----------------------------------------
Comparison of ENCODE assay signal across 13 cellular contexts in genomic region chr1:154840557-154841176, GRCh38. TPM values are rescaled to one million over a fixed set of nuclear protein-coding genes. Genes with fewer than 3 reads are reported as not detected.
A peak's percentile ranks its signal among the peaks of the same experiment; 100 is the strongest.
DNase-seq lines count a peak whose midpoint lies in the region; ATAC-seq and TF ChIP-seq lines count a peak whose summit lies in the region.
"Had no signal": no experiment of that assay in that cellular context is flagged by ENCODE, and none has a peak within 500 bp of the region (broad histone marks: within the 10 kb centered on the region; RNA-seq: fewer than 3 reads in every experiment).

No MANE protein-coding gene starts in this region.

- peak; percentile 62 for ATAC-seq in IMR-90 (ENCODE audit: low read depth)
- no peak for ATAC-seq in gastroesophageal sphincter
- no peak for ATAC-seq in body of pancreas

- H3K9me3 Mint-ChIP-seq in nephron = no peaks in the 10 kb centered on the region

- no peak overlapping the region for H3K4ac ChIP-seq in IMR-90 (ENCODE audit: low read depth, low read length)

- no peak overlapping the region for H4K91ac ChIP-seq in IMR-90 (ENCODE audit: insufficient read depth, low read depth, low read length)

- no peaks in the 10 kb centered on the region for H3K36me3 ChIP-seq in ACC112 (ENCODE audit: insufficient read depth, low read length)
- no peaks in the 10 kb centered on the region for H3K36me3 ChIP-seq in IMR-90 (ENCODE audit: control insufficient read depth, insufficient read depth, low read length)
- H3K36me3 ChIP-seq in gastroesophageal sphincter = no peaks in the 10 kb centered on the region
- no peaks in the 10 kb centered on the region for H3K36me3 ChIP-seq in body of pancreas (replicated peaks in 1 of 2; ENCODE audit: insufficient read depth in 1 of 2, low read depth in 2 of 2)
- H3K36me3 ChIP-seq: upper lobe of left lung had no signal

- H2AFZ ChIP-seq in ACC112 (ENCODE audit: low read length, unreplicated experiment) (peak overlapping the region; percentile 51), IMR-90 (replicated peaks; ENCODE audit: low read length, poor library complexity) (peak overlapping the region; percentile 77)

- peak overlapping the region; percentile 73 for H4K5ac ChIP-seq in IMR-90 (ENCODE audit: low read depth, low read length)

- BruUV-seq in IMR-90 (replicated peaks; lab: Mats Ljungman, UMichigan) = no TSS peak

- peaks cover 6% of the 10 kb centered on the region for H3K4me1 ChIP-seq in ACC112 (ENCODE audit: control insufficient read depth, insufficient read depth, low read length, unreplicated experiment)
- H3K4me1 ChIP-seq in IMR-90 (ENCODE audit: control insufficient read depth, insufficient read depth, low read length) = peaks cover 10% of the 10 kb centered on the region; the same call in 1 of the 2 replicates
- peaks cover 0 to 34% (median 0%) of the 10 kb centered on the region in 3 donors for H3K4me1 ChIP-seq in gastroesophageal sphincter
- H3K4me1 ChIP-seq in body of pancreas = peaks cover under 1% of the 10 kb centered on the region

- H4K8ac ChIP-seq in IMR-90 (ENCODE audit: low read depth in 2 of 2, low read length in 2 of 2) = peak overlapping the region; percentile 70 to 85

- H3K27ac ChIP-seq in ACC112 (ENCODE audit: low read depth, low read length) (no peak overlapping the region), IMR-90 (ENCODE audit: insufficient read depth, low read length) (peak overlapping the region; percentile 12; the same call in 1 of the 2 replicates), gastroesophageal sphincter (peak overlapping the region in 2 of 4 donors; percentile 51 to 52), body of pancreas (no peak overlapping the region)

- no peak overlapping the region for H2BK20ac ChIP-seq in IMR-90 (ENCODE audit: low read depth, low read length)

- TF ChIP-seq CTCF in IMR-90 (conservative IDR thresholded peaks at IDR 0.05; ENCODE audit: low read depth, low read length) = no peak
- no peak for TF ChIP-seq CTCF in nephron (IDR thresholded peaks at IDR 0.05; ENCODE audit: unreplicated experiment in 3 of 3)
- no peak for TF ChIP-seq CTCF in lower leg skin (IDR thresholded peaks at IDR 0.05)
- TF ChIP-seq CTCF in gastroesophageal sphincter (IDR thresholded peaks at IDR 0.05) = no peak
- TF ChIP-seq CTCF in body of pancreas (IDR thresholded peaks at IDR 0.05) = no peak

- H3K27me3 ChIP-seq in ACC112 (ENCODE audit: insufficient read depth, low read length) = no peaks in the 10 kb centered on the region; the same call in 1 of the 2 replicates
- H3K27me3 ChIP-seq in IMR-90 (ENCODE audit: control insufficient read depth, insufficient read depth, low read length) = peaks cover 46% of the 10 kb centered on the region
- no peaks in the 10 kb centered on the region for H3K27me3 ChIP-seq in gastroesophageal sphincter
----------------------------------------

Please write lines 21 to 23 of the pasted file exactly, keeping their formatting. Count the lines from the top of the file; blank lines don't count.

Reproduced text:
- H3K4me1 ChIP-seq in IMR-90 (ENCODE audit: control insufficient read depth, insufficient read depth, low read length) = peaks cover 10% of the 10 kb centered on the region; the same call in 1 of the 2 replicates
- peaks cover 0 to 34% (median 0%) of the 10 kb centered on the region in 3 donors for H3K4me1 ChIP-seq in gastroesophageal sphincter
- H3K4me1 ChIP-seq in body of pancreas = peaks cover under 1% of the 10 kb centered on the region